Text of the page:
• Day treatment (dagbehandeling): guidance is in the hands of a multidisciplinary team with specialized carers

  • Day care (dagopvang, called living room project): emphasis on drinking coffee and eating together, playing games, etc.

  • Care farms (zorgboerderijen) with specialized care for people with dementia

  • Meeting Centers (ontmoetingscentra) with specialized care for people with dementia

The focus of Marleenjte’s current work is also very aligned with the work we are doing here at ADS. The LAD Study (Living arrangements for people with dementia) has been running since 2008 and is currently about to begin its new wave of data collection considering, amongst other things, what type of living arrangements and integrated care work best to support the quality of life for people with dementia. We are looking forward to sharing findings from our DemECH project with Marleenjte’s team which focuses on how people with dementia can be supported to live well in Extra Care Housing.

I am hopeful that strong ties can be maintained with Marleenjte and her team. We may have a different language and work within different countries, but our issues and our goals are the same. We want the best possible life for people living with dementia and the families and friends who support them.

Connect with ADS on twitter @DementiaStudies and on Facebook @adsuow

UK Dementia Congress 2022

After a pause due to the pandemic the UK Dementia Congress was back to being held in person, and this year it took place at Aston University Conference Centre on 8th-9th November. Although it was a smaller affair that previously, it provided a great opportunity to get back to networking, and made it possible for many of the Association for Dementia Studies (ADS) team – past and present – to meet up en masse. (I’m not sure what the collective noun for a group of ADS colleagues would be, but perhaps it’s best not to go there!)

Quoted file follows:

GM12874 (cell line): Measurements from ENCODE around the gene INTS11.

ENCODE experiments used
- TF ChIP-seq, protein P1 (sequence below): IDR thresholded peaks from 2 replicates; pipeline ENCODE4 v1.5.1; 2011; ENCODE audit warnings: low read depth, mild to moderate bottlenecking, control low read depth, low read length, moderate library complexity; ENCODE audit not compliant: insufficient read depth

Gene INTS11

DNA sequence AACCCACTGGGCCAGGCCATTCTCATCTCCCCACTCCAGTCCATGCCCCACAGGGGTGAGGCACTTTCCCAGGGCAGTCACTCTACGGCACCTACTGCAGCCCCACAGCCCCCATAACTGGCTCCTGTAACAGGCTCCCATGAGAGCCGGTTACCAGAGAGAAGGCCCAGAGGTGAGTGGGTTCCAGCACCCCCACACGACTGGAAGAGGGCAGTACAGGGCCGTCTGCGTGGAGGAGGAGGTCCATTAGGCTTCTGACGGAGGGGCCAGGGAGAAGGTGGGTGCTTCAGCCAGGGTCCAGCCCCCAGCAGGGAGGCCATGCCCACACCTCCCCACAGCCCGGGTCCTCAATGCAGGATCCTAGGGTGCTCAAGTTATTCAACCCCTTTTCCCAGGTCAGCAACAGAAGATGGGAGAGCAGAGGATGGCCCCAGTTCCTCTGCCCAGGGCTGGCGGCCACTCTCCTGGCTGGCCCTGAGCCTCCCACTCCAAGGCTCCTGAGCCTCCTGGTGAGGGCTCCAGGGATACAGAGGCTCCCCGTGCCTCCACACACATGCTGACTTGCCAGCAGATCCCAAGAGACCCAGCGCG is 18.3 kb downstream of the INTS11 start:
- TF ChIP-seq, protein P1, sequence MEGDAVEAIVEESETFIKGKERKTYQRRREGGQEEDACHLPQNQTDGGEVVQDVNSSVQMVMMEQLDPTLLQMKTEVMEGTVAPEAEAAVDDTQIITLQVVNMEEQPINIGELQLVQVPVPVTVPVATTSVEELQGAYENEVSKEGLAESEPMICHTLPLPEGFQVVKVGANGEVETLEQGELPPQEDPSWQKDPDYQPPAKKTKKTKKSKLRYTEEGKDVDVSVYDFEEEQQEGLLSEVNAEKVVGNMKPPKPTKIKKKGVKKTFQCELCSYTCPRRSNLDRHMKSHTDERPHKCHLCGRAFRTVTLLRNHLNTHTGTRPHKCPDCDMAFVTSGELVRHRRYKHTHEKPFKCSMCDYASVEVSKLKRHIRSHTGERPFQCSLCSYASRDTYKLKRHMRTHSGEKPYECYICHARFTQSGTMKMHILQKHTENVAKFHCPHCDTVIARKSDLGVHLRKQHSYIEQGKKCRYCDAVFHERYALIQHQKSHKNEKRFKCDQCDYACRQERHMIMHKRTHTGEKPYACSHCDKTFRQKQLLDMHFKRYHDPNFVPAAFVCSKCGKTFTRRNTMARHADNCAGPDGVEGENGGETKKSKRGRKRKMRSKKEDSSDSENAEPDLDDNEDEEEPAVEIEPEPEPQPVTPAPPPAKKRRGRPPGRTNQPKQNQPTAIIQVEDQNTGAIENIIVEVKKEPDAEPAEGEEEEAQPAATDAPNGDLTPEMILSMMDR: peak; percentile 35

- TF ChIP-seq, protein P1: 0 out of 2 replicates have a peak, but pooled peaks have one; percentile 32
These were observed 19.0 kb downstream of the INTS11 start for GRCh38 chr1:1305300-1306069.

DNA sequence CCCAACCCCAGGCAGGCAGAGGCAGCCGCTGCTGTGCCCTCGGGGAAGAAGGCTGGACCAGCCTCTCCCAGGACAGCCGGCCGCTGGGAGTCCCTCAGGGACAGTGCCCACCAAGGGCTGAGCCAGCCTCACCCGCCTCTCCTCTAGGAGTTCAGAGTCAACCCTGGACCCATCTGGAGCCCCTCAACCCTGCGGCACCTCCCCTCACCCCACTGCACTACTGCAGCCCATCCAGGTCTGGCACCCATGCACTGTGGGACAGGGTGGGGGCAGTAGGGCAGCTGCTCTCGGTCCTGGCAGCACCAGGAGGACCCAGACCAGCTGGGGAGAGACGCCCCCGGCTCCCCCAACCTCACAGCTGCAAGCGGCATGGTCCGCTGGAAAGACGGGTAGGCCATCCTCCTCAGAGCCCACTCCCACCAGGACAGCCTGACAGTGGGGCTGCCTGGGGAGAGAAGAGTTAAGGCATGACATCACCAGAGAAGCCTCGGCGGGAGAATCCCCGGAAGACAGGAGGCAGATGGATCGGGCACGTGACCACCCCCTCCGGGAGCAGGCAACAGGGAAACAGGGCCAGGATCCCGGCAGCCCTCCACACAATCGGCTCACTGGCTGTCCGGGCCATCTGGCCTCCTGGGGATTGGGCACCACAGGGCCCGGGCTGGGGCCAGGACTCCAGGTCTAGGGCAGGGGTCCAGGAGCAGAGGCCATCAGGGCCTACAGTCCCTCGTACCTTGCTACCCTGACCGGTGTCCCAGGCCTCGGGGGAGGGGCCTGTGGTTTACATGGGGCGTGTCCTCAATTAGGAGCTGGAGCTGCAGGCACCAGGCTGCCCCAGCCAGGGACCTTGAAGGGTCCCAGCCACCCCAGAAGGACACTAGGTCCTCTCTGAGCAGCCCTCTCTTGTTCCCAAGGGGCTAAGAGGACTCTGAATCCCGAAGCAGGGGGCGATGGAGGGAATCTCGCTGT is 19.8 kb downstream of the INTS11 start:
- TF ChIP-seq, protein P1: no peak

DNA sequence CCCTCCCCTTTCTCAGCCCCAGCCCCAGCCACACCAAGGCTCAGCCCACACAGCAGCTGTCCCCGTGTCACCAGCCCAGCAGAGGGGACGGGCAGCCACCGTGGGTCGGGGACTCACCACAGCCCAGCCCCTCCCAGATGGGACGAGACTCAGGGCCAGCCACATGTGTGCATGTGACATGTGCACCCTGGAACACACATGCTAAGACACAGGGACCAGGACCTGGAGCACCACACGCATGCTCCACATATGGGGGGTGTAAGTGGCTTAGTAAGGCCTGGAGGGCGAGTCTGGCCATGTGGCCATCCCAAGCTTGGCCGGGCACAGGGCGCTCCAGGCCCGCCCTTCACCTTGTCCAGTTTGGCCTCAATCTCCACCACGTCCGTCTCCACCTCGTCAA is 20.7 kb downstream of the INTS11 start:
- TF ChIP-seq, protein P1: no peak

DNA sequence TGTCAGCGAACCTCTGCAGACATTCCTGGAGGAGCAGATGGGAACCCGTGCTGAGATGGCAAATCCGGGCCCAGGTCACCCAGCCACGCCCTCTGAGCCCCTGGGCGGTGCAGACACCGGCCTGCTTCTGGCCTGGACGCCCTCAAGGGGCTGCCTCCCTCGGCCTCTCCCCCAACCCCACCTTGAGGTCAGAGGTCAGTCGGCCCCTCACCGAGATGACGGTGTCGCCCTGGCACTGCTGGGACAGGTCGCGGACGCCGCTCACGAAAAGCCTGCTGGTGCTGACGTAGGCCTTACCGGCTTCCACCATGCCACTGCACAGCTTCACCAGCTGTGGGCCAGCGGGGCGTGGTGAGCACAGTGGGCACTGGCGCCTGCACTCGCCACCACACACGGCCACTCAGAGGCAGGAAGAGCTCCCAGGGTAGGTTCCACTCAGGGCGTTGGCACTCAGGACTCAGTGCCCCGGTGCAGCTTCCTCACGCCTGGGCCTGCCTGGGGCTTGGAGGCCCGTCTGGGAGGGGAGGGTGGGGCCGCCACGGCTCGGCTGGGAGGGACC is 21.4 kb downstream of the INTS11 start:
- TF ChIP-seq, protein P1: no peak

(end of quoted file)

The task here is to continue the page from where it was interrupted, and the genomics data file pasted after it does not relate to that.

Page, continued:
We had a good presence at the conference including:

Montage of photos showing Shirley and Nathan presenting next to slides projected onto a screen.
Montage of photos showing our stand and some of the leaflets and resources on it
  • A symposium on Meeting Centres which brought together people from established Meeting Centres in Kirriemuir and Powys, a new Meeting Centre in Sandwell and emerging Meeting Centres in Hampshire, as well as highlighting the importance of our online Meeting Centre training.
Montage of photos showing the presenters in action during the symposium
  • A presentation from Dr Becky Oatley on the DemECH project, looking at “What is the ‘extra’ in extra care housing?”
photo of Becky presenting in front of a room of people
  • A whole range of posters about various projects and resources.
Montage showing photos of our six posters
  • A book launch featuring the ‘Reconsidering Dementia’ series, with the book ‘Considering Leisure in the Context of Dementia’ being edited by members of the team and including chapters that they have authored.